A Shipyard at War (Hardback)
Unseen Photographs from John Brown's, Clydebank 1914 – 1918
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Although best known for large liners and capital ships, between 1914 and the completion of the wartime programmes in 1920 the Clydebank shipyard of John Brown & Sons built a vast range of vessels – major warships down to destroyers and submarines, unusual designs like a seaplane carrier and submarine depot ship, and even a batch of war-standard merchant ships. This makes the yard a particularly good exemplar of the wartime shipbuilding effort. Like most shipyards of the time, Clydebank employed professional photographers to record the whole process of construction, using large-plate cameras that produced pictures of stunning clarity and detail; but unlike most shipyard photography, Clydebank's collection has survived, although relatively few of the images have ever been published. For this book some 200 of the most telling were carefully selected, and scanned to the highest standards, depicting in unprecedented detail every aspect of the yard's output, from the liner Aquitania in 1914 to the cruiser Enterprise, completed in 1920.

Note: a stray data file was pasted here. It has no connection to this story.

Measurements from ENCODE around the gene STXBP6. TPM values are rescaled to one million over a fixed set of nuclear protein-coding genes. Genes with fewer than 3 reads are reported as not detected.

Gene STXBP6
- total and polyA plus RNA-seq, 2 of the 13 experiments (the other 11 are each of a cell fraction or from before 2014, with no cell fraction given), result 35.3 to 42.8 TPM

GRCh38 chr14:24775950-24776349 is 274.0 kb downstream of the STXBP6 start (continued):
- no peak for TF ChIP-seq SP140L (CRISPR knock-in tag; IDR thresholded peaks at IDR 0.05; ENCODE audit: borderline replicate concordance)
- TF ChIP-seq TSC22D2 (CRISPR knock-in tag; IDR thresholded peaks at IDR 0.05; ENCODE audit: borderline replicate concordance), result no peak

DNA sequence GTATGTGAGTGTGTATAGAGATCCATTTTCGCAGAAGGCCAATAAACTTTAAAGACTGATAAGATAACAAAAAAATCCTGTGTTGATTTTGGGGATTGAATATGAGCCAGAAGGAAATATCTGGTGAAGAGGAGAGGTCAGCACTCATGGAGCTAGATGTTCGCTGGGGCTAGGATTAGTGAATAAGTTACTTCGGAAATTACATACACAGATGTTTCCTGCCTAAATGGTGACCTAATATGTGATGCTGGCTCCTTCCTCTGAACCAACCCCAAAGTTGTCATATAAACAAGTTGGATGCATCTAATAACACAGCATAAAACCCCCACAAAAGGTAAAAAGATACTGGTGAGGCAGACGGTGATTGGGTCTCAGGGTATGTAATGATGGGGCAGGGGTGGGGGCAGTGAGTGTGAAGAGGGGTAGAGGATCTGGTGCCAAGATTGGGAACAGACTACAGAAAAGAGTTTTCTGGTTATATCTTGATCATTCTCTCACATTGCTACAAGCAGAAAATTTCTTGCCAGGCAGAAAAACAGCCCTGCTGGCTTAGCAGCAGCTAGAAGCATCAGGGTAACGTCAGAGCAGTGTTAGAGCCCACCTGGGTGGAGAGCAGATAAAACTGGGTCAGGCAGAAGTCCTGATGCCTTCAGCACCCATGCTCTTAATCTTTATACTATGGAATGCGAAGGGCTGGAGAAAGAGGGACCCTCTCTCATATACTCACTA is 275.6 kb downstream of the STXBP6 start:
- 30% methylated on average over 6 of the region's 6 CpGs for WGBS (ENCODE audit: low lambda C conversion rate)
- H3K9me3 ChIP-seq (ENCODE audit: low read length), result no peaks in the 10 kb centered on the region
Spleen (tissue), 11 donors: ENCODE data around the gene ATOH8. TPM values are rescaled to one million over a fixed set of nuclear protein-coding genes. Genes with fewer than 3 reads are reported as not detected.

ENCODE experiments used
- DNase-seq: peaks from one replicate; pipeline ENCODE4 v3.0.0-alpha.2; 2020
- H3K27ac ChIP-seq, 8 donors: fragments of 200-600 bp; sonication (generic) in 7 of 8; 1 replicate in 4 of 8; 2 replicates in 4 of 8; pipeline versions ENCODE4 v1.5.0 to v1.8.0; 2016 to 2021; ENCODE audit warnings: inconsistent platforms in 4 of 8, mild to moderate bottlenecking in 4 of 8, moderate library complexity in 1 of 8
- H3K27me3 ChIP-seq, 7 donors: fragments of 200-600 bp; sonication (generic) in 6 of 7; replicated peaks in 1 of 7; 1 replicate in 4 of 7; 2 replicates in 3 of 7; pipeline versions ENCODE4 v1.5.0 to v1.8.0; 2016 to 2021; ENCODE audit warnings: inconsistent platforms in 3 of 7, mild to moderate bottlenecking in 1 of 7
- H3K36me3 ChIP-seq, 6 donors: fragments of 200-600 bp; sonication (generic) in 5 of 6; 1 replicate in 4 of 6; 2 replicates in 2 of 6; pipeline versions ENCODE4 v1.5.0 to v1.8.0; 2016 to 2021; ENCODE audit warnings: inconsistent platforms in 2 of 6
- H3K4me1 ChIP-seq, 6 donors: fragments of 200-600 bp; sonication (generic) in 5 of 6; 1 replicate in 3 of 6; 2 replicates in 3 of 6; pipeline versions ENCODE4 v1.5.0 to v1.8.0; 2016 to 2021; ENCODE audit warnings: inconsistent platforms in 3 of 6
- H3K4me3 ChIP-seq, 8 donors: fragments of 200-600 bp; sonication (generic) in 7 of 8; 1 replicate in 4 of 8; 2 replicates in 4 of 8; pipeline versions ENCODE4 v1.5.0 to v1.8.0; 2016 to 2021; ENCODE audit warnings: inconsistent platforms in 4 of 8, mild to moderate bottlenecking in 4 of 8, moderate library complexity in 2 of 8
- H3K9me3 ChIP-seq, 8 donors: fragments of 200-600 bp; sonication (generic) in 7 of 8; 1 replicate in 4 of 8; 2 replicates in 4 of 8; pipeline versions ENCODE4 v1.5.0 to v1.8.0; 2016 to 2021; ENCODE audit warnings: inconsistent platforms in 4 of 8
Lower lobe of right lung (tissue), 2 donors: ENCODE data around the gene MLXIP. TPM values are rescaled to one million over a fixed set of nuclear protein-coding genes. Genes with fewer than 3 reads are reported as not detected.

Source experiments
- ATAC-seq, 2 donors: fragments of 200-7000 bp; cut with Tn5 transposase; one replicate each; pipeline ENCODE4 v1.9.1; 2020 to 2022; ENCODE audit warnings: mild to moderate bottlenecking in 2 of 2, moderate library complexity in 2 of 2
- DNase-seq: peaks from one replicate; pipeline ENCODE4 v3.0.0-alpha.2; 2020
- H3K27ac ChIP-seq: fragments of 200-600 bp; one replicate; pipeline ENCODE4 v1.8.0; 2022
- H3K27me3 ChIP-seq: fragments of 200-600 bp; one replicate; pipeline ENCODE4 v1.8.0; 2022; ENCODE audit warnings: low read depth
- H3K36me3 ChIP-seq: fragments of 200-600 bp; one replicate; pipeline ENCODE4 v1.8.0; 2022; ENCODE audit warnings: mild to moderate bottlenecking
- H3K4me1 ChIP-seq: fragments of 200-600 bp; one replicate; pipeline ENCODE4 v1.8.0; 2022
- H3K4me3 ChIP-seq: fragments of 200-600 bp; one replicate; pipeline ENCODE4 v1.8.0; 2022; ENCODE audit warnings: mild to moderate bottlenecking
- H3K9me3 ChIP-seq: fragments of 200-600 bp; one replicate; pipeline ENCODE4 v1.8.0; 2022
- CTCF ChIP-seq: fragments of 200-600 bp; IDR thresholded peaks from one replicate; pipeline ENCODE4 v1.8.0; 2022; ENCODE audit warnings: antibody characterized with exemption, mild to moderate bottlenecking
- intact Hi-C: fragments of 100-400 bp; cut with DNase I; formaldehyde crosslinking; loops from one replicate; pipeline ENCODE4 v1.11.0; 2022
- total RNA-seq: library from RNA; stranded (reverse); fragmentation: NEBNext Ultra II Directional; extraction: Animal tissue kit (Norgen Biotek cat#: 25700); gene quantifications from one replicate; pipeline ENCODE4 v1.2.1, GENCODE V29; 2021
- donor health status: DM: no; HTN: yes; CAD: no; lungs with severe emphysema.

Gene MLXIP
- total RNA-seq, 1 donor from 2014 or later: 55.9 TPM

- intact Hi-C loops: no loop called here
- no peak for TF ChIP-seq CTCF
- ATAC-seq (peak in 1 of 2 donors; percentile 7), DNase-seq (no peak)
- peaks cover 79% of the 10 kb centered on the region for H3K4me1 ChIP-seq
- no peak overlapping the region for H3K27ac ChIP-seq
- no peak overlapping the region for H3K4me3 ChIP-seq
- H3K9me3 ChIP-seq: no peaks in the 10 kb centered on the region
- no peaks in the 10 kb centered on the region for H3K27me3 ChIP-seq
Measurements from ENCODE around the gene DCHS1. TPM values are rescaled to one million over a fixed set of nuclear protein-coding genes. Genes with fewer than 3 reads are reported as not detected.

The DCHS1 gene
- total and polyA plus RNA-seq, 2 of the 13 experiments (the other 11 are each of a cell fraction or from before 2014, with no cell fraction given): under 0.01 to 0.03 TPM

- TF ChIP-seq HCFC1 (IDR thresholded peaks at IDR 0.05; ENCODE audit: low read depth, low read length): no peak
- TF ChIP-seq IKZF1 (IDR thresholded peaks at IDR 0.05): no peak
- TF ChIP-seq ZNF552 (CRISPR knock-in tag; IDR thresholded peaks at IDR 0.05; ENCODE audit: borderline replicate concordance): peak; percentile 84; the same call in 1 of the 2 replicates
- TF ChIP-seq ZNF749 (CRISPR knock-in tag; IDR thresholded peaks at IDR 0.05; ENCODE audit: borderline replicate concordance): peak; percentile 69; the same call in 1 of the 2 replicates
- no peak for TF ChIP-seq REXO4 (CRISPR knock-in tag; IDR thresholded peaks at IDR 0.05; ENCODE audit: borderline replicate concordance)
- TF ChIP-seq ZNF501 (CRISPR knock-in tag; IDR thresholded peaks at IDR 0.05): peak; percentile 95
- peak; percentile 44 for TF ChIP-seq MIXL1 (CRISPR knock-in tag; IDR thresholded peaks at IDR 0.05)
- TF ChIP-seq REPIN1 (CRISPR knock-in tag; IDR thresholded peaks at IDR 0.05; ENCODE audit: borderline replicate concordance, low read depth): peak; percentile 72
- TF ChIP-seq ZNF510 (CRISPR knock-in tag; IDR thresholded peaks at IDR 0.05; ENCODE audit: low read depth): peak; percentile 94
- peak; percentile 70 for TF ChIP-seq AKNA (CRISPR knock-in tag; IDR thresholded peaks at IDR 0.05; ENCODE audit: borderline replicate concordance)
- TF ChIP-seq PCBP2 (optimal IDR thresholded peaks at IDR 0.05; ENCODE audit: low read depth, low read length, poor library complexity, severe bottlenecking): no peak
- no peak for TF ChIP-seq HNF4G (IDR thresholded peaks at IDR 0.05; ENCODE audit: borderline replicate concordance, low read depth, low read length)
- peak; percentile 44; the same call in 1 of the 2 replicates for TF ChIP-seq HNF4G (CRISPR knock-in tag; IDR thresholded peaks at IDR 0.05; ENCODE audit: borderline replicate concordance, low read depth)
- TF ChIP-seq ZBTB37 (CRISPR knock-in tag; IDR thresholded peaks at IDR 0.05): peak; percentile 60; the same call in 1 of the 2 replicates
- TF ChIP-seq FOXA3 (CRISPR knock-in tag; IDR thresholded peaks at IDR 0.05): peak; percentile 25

Although ships are the main focus of the book, the photos also chronicle the impact of the war on working conditions in the yard and, perhaps most noticeable in the introduction of women in large numbers to the workforce. With lengthy and informative captions, and an authoritative introduction by Ian Johnston, this book is a vivid portrait of a lost industry at the height of its success.
For lovers of warships this book is a 'must have'. It provides a detailed record of the work of John Brown's Clydebank shipyards during the Great War by using examples from an outstanding collection of black and white photographs of ships under construction, together with details of every ship constructed during the period. These are all brought together in a high quality publication that is a pleasure to read and view.Western Front Association, V. Gray
As featured in.Warship annual
With length and informative captions this book is a vivid portrait of a lost industry at the height of its success.NavyBooks.com
[This book] is a great addition to Ian Johnson's series of books on John Brown's and a valuable contribution to the study of Clydeside ship building as whole.Mariners's Mirror
Anyone with an interest in industrial history and in matters mechanical and engineering will find this book singularly revealing.Speed Readers
This is a simply fascinating collection of archive photographs from the period of WWI, when the British shipbuilding industry was at something of a high point. ... The detail in the photos is just exquisite.Military Modelling
The quality of the reproduction is superb and the book is a fantastic memorial to the famous shipyard on Clydebank and those who worked there.Ships Monthly
Professionally composed photos detail the construction of HMS Barham, the Repulse and the ill-fated HMS Hood, recording the heyday of ship building on the Clyde.Stand To!